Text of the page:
Maybe, Just Maybe, the Virus Woes Have Peaked

Commonwealth’s McMillan sees encouraging pandemic data, and thinks the recovery can continue.

Everyone from Fed Chair Jerome Powell to Moody’s Investors Service says the path of the coronavirus will determine how the economy can regain its feet. But amid all the somber pandemic news, Commonwealth’s Brad McMillan notes that there may be cause for optimism on the COVID-19 front.

“The most likely case appears to be continued recovery,” he argued in a commentary.

As of Wednesday, said McMillan, CIO of Commonwealth Financial Network, the number of new cases was about 70,000, around the same as a week ago. But the daily spread rate has narrowed a bit, down to just 1.5% per day, from around 2%. The tests for the disease, ranging between 750,000 and 850,000 daily, show that the positive rate has fallen to under 8%, he said.

“Control measures imposed in multiple states appear to be working, although (as expected) it will take more time to see further improvement,” McMillan wrote.

Looking at the past week, he concluded that “the second wave has likely peaked, and the data suggests that this wave will be brought under control over the next several weeks just as the first wave was.” He admitted that, should the outbreaks in the Sunbelt worsen and spread, the recovery would be in trouble. Still, he went on, ”this outcome looks even less likely this week than last.”

He conceded that economic indicators are mixed. Initial jobless claims report were higher than anticipated, and continuing unemployment claims increased, too. While consumer confidence has nudged down a little, the gauge remains above the recent bottoms. By the same token, the most recent retail sales report indicated that consumer retail spending has now returned to pre-pandemic levels, although higher-frequency spending data were not as good.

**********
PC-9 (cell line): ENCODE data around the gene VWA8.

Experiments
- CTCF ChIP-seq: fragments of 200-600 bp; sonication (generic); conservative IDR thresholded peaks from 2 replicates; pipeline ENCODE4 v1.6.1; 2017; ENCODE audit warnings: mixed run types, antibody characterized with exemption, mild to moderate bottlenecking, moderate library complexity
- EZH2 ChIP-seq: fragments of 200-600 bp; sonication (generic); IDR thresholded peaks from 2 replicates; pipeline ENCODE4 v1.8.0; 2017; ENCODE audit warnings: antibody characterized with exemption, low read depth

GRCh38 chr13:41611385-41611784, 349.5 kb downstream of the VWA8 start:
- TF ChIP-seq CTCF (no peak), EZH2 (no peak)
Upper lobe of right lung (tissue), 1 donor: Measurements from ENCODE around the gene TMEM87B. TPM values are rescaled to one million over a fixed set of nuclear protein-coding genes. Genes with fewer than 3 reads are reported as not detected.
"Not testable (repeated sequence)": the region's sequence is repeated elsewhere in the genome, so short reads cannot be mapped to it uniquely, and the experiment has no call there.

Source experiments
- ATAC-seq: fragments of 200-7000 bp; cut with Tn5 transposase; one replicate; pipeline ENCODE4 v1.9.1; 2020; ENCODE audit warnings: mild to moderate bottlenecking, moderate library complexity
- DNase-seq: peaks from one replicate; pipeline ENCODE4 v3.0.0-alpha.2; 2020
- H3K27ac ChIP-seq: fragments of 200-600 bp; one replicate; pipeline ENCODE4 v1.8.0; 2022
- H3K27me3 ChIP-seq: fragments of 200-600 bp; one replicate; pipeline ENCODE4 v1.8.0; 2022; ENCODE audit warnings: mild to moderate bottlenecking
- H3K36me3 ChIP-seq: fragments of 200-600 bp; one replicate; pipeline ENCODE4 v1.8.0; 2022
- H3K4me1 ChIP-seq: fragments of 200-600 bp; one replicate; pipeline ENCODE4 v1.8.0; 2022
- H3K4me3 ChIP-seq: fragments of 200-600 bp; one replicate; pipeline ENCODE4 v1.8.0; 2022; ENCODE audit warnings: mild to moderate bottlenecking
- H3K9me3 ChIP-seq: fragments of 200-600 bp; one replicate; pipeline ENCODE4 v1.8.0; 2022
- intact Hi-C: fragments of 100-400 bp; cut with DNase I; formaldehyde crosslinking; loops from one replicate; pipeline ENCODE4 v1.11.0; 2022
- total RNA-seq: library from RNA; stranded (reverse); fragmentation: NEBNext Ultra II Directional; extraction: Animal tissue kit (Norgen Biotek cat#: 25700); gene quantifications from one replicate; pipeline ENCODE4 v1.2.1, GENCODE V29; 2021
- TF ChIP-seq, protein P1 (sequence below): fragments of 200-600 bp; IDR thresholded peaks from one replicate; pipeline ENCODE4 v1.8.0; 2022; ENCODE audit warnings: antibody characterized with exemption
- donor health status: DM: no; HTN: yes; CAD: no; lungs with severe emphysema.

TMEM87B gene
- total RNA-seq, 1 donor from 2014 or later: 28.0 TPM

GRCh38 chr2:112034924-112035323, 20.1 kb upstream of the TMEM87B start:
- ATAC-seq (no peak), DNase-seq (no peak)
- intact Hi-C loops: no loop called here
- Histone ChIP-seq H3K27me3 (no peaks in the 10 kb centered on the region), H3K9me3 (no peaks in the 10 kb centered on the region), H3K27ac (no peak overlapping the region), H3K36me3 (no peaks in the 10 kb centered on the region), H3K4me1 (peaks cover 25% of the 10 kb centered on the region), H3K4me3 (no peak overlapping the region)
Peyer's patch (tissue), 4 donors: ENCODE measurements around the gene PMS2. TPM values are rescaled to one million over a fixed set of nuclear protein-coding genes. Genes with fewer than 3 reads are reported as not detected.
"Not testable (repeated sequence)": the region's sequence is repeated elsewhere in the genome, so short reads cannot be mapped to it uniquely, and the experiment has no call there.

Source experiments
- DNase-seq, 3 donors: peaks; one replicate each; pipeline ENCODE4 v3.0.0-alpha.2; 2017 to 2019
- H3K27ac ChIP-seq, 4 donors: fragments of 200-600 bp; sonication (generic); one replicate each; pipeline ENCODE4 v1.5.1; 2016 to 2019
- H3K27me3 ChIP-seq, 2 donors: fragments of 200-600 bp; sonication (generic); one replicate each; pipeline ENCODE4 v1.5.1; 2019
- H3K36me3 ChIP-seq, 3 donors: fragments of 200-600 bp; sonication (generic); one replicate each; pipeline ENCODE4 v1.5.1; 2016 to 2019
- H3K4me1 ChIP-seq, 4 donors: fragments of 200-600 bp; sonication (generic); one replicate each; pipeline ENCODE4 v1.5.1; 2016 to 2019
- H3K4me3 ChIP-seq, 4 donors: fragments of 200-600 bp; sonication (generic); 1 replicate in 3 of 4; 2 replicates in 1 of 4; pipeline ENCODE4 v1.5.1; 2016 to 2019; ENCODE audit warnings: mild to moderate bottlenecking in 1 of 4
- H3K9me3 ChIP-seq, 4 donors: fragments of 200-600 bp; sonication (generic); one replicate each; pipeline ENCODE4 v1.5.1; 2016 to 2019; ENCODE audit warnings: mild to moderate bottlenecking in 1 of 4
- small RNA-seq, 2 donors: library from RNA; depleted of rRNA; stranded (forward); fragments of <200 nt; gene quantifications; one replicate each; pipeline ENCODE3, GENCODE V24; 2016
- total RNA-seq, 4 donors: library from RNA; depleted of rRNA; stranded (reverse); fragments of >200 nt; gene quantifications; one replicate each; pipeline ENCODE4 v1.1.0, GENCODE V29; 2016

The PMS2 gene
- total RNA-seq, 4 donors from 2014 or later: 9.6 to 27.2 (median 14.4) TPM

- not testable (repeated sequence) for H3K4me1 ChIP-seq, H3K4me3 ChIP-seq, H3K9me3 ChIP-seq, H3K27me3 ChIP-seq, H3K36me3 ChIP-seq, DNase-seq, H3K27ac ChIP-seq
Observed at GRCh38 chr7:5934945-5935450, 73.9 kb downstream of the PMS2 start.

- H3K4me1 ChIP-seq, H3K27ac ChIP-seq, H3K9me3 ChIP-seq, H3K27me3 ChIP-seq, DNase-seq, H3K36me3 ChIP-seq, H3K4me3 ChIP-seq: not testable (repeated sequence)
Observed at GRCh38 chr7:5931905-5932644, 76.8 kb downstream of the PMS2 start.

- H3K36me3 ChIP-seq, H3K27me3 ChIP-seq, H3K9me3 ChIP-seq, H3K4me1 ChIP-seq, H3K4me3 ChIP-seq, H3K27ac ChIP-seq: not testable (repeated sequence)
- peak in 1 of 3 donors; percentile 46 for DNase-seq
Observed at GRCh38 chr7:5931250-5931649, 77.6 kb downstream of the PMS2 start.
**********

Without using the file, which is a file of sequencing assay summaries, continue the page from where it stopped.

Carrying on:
To be sure, there has been a strong stock rally that hit a high point in the S&P 500 a week ago. Thursday’s 0.38% dip capped several days of ups and downs lately.

Nonetheless, other financial developments show a strong strain of caution amid a chunk of the investing world. The 10-year Treasury yield has fallen back to levels last seen during the freak-out in the early days of the pandemic: On Thursday, it dropped down to 0.54%, as investors piled into the perceived safety of Treasury paper. That’s just a hair above the 2020 low point of 0.50% on March 9.

The ultimate refuge asset, gold, is soaring, up almost 27% this year. Geopolitical developments are dicey. Animosity is flaring between China and the US.

Skeptics wonder whether the economy has been bashed so hard that it will take a long time to recover, virus cessation or not. The Federal Reserve’s efforts to keep the economy moving, which have aided the stock market, prompted Seth Klarman, head of hedge fund firm Baupost Group, to question the sustainability of the rally since March.

“As with the 30-year-olds still living in their parents’ basements,” he wrote in a note to clients, “we can only wonder whether the markets will ever be expected to make it on their own.”

As of June 30, Baupost kept 31% of its portfolio in cash, reported Bloomberg News, which also revealed Klarman’s negative client note. That’s an increase from 26% in April. The hedge operation sold off stocks, mortgage-backed securities, and a single unnamed corporate debt issue. The firm wouldn’t comment.

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